by Helen Baxter

I was on a train going from Revelstoke to Vancouver. The train stopped some distance before Vancouver in a wooded area with no one about. All the passengers on the train were allowed to get off the train and watch Lord Strathcona pound in the “golden” spike marking the joining of the C.P.R. railroad from East to West.
As he put in the last spike, he said, “Stand fast, Craigahie”. I was amazed because that was the name of the village in Scotland in which I was born. As far as I know, the place where Lord Strathcona put in the golden spike and named Craigahie is still marked by a post bearing that name.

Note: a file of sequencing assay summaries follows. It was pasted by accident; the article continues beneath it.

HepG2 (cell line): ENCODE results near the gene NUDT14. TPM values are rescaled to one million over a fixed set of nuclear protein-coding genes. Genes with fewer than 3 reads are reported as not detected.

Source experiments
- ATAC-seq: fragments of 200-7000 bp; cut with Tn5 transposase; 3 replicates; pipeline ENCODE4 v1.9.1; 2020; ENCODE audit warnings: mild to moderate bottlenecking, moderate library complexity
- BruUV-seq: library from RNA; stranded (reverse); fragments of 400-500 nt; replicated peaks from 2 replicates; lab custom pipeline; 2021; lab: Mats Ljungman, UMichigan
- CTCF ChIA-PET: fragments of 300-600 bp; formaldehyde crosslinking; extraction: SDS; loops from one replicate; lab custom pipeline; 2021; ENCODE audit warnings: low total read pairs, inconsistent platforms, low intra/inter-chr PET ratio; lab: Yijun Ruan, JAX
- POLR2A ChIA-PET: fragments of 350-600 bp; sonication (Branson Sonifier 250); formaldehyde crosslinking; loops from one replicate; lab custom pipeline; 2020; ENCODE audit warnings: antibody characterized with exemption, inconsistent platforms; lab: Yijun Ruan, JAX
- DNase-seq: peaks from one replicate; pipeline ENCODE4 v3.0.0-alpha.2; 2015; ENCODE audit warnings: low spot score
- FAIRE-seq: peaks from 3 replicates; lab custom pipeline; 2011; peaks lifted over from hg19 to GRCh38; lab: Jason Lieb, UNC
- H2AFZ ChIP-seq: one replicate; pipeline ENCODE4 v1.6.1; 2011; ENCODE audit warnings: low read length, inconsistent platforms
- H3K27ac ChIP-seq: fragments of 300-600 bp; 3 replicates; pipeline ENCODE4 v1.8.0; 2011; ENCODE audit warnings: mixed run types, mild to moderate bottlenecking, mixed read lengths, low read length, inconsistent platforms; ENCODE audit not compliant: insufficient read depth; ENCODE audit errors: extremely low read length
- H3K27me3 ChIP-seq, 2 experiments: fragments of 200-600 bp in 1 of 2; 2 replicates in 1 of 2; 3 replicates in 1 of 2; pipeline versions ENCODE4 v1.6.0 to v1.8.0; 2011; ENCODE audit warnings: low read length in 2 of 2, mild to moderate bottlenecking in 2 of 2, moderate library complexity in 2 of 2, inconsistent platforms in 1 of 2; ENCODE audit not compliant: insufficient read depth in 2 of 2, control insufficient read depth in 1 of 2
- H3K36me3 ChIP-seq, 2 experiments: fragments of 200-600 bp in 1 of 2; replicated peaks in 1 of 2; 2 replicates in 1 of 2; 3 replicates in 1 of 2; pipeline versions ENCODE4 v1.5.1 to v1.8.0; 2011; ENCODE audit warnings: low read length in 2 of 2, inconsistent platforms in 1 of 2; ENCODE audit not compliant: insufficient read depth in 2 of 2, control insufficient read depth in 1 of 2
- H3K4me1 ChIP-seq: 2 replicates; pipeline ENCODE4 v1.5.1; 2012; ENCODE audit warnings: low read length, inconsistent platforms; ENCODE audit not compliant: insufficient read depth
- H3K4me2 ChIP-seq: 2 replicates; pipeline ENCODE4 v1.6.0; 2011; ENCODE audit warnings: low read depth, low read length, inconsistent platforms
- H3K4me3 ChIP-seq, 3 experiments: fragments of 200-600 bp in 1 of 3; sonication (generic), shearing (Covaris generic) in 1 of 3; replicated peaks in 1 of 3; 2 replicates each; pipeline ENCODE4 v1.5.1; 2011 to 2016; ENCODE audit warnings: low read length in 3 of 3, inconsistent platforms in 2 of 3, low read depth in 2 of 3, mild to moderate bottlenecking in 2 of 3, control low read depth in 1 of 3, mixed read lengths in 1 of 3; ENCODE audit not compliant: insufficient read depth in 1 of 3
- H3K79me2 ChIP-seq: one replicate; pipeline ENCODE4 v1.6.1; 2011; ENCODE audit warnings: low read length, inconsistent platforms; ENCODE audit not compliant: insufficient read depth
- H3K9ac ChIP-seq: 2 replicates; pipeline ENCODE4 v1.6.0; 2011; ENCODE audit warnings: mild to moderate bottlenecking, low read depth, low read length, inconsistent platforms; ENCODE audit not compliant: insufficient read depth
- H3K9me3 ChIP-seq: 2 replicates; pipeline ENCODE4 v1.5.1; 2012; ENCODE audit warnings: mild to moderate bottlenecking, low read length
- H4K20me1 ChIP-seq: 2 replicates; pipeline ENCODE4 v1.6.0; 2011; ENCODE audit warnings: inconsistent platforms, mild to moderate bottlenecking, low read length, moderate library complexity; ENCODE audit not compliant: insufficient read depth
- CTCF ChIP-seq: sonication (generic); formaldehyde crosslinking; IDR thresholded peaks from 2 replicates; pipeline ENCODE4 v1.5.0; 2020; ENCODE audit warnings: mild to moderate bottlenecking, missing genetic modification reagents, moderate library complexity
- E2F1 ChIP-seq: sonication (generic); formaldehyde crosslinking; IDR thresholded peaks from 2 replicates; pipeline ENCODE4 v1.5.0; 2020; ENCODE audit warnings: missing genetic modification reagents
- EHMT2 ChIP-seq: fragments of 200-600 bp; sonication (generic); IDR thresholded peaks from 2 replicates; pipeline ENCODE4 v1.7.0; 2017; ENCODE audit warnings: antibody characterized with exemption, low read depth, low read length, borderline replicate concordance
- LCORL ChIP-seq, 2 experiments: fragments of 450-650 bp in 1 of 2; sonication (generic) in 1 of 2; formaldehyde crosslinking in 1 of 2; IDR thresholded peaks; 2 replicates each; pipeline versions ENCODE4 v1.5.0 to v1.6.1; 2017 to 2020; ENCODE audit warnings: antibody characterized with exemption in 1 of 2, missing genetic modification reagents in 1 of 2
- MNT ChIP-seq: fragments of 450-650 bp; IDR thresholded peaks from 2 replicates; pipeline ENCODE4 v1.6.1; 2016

The last spike that joined the east-west construction of the Canadian Pacific Railway was driven at
Craigellachie B.C. on November 7, 1885. Pictured is Sir Donald A. Smith driving the spike. Immediately behind him is 17 year old Edward Mallandaine who went on to found the town of Creston, British Columbia







Donald Alexander Smith, 1st Baron Strathcona and Mount Royal, GCMG, GCVO, PC, DL (6 August 1820 – 21 January 1914) was a Scottish-born Canadian who became one of the British Empire’s foremost builders and philanthropists